In the 5th century A.D. there was a monastery called Notre Dame la Dorée et Saint Véran in the municipal area of Cagnes sur Mer, at the mouth of the Loup Valley.
Four hundred years later, the monastery was in danger of collapsing. It was renovated by Charlemagne, King of the Lombards and patrician of the Romans. Later, the area of the monastery was increased considerably, thanks to the donations of property offered by neighbouring families.
For example, a charter dated 31 December 1016 referred to a donation by Pierre and his wife Emengarde of their territory of Canadel, which was their part of inheritance, to the Monastery of Notre Dame la Dorée et Saint Véran.
The charter says: "We give this for the love of God, so that the Holy Mother of God intercedes for us, so that we will be welcomed by angels when departing from this life."
In the year 1032, Logier, his wife Odile and his children, including Pierre, who was the Bishop of Sisteron, gave all the land to the Monastery of Notre Dame la Dorée.
In the year 1033, the Lambert family made a donation which further enlarged the site. The various chapels built on this new land were considered to be dependent on the monastery, but not yet as belonging to it.
It was in the year 1055 that the monastery was put under the jurisdiction of the monastery of Lérins. The monks of Lérins immediately began construction of the Chapel of Canadel. The choir and nave, in pure Roman style, data back to this period, as the apse in the form of a concave half dome and semi-circular arches indicate.
On the other hand, the barrel arch was definitely only added a century later, as the slightly gothic arches show.
The construction of the Abbey adjacent to the chapel can be placed between the years 1150 and 1200. Evidence of this can be seen in the remains of the cloister and the machicolated door of the 12th and 13th centuries, which, like the chapel, are listed as historic monuments.
Built by the monks of Lérins, the Abbey was at first used as lodging for the abbot father every time he travelled to the assembly of bishops in Vence.
Finding it suitable, he moved his community there during the winter months, and this is how the Abbey became their winter residence. It remained so until 1789, when our ancestors, the glorious revolutionaries, seized all their property. The Abbey was later put up for sale and was purchased by a rich Neapolitan, Minéi di Santa Elena. His family maintained ownership of the north section, keeping only the buildings facing the valley.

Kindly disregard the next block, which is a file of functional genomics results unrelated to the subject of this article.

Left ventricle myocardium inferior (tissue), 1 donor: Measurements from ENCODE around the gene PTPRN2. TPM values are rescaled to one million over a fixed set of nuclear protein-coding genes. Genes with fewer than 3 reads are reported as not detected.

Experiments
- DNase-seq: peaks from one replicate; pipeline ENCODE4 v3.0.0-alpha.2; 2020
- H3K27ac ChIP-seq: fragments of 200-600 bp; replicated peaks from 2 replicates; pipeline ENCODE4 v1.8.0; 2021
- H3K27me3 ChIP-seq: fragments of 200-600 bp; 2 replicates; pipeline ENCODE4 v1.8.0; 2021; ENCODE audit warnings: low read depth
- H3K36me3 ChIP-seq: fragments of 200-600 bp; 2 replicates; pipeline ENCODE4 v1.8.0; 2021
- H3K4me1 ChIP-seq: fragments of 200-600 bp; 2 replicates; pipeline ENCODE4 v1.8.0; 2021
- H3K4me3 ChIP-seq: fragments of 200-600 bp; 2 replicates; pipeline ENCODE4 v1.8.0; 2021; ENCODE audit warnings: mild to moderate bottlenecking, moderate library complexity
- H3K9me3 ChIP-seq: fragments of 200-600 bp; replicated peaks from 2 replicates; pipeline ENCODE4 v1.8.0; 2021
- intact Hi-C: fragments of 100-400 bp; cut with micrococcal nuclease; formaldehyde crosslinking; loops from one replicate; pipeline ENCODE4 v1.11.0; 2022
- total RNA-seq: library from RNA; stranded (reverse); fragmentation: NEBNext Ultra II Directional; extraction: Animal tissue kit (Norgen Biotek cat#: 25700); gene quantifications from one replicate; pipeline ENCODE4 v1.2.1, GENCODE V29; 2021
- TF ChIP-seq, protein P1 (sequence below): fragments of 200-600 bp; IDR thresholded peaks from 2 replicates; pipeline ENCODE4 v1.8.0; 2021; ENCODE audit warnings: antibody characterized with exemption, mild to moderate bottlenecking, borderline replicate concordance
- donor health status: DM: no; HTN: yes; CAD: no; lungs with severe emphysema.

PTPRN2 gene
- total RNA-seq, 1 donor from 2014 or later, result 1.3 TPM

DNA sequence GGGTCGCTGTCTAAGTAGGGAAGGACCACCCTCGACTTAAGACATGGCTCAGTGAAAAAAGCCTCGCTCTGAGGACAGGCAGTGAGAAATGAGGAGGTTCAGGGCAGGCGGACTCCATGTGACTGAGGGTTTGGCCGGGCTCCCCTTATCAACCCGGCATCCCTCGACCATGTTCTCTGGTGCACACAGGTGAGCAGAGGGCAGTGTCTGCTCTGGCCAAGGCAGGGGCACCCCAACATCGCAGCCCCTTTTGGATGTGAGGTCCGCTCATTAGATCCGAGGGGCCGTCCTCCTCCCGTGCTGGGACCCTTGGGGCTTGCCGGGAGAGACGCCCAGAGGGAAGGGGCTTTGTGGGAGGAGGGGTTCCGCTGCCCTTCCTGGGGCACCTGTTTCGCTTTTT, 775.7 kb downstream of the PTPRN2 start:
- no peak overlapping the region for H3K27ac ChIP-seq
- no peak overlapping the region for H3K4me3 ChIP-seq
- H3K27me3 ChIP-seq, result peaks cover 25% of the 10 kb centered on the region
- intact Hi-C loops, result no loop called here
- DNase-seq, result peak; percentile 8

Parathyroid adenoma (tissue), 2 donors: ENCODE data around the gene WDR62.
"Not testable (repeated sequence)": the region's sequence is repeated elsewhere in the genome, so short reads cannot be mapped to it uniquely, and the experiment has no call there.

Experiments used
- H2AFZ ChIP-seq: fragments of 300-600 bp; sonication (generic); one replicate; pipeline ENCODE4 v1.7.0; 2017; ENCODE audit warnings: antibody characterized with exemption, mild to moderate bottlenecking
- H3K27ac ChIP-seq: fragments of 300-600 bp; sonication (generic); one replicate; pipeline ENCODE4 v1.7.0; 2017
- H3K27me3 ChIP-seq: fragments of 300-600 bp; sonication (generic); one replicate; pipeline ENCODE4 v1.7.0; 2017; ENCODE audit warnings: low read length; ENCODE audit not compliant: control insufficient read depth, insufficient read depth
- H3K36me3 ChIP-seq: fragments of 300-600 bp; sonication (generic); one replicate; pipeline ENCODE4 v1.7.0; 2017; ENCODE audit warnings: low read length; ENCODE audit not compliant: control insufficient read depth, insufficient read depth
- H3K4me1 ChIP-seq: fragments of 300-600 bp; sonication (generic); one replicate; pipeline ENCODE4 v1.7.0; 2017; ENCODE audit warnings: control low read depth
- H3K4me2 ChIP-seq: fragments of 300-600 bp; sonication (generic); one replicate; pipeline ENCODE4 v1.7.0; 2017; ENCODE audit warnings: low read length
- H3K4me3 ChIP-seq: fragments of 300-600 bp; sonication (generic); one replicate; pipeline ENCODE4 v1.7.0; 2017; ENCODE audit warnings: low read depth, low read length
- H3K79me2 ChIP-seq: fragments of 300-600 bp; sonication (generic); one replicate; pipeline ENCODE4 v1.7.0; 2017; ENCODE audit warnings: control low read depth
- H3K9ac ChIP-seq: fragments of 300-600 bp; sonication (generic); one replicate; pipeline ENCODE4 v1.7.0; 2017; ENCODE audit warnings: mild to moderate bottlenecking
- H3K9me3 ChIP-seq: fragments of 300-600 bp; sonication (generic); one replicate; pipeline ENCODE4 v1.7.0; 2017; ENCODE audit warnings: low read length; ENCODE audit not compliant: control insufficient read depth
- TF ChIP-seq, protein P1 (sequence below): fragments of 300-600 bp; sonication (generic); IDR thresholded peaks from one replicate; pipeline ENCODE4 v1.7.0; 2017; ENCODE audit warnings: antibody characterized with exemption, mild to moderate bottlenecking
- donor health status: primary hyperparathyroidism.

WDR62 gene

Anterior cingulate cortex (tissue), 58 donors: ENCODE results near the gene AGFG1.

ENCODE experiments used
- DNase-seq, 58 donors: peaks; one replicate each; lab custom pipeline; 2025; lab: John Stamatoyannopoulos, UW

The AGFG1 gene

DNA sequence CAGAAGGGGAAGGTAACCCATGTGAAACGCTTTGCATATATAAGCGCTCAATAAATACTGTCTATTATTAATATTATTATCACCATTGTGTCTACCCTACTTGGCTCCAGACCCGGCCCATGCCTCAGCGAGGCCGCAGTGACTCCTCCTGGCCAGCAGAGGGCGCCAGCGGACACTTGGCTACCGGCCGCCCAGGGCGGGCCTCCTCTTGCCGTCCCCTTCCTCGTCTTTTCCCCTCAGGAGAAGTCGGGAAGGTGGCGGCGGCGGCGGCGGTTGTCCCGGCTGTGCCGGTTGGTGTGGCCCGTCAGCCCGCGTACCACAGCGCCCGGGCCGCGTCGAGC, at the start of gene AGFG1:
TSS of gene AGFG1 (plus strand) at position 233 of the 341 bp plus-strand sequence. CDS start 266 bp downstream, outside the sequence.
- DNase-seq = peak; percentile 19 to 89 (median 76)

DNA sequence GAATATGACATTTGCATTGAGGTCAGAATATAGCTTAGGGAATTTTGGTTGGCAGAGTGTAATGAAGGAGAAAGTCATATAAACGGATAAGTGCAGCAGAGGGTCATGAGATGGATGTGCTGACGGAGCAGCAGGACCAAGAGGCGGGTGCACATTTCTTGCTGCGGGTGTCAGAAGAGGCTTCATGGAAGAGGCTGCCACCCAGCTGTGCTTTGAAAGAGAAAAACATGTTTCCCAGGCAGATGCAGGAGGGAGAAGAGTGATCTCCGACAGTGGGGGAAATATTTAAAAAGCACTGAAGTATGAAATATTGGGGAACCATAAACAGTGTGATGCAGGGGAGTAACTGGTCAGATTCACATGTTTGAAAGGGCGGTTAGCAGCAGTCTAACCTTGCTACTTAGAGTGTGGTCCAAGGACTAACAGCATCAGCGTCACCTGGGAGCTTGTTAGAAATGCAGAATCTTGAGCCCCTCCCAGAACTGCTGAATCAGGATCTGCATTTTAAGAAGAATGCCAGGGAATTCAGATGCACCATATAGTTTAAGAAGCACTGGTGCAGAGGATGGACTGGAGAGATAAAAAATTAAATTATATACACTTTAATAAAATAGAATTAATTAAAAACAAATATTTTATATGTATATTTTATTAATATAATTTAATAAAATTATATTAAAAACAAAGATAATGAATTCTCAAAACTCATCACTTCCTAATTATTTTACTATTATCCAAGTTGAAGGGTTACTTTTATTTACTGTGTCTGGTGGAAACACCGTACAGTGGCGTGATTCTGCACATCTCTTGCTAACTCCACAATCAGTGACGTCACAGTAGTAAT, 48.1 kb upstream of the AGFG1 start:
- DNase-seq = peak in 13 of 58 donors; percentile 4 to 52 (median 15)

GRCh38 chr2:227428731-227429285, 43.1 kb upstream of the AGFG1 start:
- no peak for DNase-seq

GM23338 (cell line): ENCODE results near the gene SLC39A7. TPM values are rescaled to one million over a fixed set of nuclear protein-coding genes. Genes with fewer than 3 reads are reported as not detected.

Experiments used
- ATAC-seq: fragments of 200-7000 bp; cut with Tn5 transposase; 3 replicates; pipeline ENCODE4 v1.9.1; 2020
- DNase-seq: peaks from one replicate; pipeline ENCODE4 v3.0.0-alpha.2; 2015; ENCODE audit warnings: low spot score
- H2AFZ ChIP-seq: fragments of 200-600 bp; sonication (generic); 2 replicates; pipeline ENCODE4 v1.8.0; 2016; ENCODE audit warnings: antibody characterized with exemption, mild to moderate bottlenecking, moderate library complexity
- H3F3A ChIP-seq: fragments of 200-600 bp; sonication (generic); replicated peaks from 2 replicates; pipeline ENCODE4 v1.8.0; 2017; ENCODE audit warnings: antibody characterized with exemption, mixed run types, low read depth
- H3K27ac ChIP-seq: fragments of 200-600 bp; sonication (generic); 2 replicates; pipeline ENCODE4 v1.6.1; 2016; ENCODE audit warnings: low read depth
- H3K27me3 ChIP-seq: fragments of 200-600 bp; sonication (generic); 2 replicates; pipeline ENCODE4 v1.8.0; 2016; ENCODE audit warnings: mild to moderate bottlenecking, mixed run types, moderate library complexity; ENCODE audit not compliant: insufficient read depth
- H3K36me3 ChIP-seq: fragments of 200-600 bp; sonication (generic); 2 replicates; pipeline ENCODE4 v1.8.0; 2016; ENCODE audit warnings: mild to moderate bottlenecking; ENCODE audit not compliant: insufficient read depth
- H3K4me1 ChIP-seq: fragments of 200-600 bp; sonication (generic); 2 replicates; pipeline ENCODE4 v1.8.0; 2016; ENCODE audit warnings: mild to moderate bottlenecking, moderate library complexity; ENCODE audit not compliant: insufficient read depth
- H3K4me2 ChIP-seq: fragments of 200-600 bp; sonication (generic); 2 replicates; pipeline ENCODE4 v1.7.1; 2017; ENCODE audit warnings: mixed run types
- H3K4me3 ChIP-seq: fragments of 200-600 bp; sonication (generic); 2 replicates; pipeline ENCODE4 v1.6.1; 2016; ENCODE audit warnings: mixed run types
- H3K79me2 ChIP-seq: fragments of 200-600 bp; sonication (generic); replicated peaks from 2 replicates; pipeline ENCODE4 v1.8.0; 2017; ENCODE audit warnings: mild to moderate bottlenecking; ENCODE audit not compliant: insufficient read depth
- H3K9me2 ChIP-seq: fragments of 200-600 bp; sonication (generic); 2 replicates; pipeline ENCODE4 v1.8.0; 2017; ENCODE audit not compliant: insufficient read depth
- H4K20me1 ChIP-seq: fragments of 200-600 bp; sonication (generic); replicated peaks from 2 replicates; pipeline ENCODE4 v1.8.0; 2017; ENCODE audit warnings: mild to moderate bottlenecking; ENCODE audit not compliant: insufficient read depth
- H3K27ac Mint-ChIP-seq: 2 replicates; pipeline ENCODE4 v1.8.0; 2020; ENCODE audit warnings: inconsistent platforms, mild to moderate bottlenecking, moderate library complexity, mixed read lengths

The new owner of this north section later sold the property to the head chef of the Negresco Hotel in Nice, who wanted to set up his own business. Known by his first name, Joseph, he opened the "L'Abbaye chez Joseph" hotel-restaurant in 1938, before the Second World War. His resourcefulness for solving food supply problems is legendary and he helped the people in La Colle sur Loup in many ways during this difficult period.
A first-class organiser, after the war Joseph turned l'Abbaye, into a renowned meeting-place for cultural circles. Artists of all kinds from around the world would meet there: movie stars at the time like Daniel Gélin, Dany Robin, Georges Marshall, Henri Georges Clouzot (he was married there), Brigitte Bardot; singers like Tino Rossi; musicians, dancers of the Marquis de Cuevas; and above all painters, who made it their second home.
The celebration was unending and the champagne flowed copiously. Joseph's demise also meant the end of this atmosphere, which remains legendary and many "old customers" still remember it.
Later, one owner after another tried to venture into the hotel and restaurant business.
After being closed for several years, it was only in 1997 that Sylviane Hugues and her son Stéphane fell under the spell of this establishment with a heart and soul and decided to bring its walls filled with history back to life.
This is how "L'Abbaye" was established: a 3-star hôtel with a delightful and charming restaurant. It will leave an unforgettable impression, whether you are seeking monastic rest, peacefulness or penitence.
Your gluttony will be forgiven here !